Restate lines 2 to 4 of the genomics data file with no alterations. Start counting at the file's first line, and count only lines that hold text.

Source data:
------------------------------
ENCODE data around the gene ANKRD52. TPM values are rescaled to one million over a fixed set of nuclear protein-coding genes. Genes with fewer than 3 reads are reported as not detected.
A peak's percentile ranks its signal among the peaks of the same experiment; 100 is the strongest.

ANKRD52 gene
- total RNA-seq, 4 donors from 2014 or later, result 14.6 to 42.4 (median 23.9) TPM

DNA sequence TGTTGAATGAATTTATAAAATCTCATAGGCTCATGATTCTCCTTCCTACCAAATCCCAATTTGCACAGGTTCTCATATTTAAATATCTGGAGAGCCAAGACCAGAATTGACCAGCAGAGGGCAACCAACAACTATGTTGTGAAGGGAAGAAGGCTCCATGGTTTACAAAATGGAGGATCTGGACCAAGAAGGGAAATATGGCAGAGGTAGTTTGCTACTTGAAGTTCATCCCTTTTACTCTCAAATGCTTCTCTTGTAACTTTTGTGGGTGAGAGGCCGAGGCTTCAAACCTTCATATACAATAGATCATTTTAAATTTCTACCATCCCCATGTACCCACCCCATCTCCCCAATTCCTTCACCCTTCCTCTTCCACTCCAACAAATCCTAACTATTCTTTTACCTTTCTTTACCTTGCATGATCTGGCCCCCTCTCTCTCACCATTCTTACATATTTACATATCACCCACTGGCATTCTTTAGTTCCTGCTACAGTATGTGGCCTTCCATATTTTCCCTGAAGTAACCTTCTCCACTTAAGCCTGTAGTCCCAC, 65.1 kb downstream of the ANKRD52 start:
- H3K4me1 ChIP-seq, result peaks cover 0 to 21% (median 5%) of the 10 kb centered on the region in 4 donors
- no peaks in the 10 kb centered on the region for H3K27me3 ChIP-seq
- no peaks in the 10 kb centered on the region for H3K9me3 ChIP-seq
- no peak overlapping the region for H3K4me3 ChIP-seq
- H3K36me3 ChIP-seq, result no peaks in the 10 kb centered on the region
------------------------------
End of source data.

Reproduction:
A peak's percentile ranks its signal among the peaks of the same experiment; 100 is the strongest.

ANKRD52 gene
- total RNA-seq, 4 donors from 2014 or later, result 14.6 to 42.4 (median 23.9) TPM